Well, if this works as planned, Consumer Reports will have yet another Tesla story to publish.

We recently shared the Consumer Reports story regarding Tesla turning off automatic emergency braking on some of its vehicles, while the new system underwent validation. Basically, Tesla changed out some hardware and had to assure that the system was functioning properly after the change. According to Consumer Reports, the automaker said it would take about six weeks to complete the validation. It's been four weeks since then, so Tesla is actually ahead of schedule. An automaker spokesperson stated:

Model S Automatic Emergency Braking Test

Model S Automatic Emergency Braking Test

“We recently introduced some minor hardware changes to the Autopilot system in new cars, and we are now in the process of robustly validating the new hardware using real-world driving data. During that process, Automatic Emergency Braking will temporarily be inactive and will instead be in shadow mode, which means it will register how the feature would perform if it were activated, without taking any action. This temporary calibration period is standard Tesla protocol and is done out of an abundance of caution.”

During the validation period, the automaker had the feature engaged in "shadow" mode in all affected vehicles. Tesla reminded that this type of calibration is standard for its vehicles due to continual hardware updates and the over-the-air software update system.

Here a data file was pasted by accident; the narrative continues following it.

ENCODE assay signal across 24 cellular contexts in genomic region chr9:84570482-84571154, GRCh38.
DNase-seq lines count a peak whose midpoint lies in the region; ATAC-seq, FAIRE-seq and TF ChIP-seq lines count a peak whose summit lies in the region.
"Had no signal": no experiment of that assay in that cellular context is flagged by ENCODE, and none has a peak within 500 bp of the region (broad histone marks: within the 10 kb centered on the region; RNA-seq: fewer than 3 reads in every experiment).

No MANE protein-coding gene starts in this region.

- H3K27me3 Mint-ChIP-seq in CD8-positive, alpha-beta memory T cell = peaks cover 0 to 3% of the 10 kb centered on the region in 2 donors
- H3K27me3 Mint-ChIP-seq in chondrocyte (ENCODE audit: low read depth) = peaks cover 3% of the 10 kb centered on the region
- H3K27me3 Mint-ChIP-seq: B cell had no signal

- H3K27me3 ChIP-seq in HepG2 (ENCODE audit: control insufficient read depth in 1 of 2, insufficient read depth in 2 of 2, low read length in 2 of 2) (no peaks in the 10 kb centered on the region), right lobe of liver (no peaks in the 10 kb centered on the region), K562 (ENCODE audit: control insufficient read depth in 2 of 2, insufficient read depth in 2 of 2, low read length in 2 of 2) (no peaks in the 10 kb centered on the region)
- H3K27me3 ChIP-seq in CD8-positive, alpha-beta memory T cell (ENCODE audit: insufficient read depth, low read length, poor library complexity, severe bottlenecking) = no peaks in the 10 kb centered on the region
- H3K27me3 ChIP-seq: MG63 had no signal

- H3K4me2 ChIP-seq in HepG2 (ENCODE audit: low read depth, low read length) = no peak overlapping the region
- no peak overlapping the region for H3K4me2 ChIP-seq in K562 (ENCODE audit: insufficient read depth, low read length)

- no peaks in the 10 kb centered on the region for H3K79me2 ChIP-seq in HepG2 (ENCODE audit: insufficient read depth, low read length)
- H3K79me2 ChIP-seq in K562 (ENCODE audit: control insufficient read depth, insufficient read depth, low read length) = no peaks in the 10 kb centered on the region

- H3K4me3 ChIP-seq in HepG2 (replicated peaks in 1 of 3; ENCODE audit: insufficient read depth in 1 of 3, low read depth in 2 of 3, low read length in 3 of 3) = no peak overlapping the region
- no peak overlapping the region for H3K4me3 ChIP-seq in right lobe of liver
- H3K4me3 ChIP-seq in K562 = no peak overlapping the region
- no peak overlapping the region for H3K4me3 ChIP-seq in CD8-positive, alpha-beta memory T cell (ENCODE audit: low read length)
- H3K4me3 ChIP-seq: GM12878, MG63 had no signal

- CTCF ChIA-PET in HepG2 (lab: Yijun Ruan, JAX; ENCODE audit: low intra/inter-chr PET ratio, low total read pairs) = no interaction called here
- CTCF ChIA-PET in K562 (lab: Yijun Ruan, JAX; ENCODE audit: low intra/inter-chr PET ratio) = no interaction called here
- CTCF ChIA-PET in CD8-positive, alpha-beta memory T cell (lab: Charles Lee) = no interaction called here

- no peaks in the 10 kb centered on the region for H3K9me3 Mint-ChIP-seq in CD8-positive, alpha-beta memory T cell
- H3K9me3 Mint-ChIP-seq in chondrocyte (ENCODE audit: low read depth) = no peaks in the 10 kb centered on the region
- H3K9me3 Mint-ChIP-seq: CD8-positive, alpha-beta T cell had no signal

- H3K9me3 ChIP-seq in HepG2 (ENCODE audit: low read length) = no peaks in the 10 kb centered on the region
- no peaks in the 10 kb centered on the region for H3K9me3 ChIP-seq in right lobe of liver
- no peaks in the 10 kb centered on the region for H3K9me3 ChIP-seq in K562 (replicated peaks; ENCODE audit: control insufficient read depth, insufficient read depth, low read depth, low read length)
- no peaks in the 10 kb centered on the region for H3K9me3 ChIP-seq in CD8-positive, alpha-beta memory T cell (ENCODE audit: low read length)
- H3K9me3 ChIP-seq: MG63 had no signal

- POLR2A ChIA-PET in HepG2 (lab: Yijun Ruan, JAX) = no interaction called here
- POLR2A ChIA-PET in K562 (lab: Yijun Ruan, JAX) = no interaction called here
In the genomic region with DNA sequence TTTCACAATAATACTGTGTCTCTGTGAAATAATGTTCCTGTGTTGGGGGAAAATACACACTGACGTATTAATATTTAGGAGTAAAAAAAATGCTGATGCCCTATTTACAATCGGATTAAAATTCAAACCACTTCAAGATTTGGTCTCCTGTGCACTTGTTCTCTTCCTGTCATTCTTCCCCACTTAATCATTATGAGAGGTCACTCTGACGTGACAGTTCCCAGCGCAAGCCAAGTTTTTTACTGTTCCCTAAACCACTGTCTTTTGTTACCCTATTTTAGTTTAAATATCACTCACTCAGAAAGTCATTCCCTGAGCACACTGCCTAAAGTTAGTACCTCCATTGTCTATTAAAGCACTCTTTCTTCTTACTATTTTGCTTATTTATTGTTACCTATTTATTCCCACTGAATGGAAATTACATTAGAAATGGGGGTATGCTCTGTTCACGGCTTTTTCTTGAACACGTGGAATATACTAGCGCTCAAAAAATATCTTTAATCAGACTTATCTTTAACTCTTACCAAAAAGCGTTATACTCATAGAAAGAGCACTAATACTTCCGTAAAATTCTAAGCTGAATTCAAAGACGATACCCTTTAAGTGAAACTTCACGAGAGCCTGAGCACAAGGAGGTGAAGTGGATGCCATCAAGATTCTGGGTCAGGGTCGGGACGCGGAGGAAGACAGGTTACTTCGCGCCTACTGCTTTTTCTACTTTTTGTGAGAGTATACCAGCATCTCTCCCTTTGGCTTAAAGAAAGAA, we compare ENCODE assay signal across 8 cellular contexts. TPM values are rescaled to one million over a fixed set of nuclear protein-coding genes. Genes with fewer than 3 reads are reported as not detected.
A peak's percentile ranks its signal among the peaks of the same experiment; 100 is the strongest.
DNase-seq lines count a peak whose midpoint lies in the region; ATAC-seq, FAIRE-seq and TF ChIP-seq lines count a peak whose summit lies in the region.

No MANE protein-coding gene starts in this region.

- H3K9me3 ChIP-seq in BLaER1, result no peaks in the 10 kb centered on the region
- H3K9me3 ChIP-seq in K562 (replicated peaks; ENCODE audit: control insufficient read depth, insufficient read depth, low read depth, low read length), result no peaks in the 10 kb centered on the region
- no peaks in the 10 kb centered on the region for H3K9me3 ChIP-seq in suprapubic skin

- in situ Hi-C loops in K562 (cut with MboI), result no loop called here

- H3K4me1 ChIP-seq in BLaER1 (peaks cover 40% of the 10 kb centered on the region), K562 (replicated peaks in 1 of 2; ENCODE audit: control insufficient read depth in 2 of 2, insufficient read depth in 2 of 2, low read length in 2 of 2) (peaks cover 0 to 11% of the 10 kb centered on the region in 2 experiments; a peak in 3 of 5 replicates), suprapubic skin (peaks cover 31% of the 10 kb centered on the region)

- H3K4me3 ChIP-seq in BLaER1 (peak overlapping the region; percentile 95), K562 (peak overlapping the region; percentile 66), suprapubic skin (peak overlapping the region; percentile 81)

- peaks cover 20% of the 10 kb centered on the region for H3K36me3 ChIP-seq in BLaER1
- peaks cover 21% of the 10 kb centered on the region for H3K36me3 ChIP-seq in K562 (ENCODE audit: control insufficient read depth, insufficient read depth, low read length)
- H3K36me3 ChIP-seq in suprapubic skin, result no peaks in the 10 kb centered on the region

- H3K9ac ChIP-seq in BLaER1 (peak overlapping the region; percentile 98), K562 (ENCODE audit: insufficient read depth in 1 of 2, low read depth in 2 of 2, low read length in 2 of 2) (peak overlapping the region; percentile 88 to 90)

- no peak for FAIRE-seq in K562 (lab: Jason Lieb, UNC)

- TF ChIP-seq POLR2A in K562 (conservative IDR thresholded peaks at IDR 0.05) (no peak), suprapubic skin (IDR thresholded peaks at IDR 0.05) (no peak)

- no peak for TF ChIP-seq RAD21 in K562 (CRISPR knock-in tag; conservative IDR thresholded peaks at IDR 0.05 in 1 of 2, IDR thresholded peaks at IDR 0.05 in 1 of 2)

Although this process may cause an inconvenience to owners, it provides the safest situation and assures that all vehicles are incrementally up to date. In a traditional OEM situation, something of this nature may require a recall. Additionally, to get new hardware and updated software in OEM models, you generally need to purchase a new car. Legacy automakers make these type of updates on a model year basis and only to certain models or trims, rather than continuously and fleet-wide.

Tesla is currently updating all impacted vehicles to have full-fledged automatic emergency braking. So, it seems the system must be working as planned. According to Electrek, the feature will still be limited to 50 mph, but this is an improvement over a previous limit of 28 mph. The latter limit is one that Consumer Reports equitably held against the Silicon Valley automaker when it chose not to upgrade the vehicles' safety ratings.

The automaker is eventually expected to remove the limit on speed so that the feature will work at highway speeds.

Source: Electrek